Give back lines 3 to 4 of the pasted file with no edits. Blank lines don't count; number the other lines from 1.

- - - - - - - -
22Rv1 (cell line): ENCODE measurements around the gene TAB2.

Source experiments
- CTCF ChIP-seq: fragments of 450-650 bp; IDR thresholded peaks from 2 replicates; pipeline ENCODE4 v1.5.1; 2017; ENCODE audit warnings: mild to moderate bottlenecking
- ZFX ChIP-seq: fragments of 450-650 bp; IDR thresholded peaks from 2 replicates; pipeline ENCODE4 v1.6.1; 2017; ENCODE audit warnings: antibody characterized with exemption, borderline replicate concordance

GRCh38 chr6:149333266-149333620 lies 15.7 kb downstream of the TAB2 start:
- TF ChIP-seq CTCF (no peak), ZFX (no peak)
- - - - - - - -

- CTCF ChIP-seq: fragments of 450-650 bp; IDR thresholded peaks from 2 replicates; pipeline ENCODE4 v1.5.1; 2017; ENCODE audit warnings: mild to moderate bottlenecking
- ZFX ChIP-seq: fragments of 450-650 bp; IDR thresholded peaks from 2 replicates; pipeline ENCODE4 v1.6.1; 2017; ENCODE audit warnings: antibody characterized with exemption, borderline replicate concordance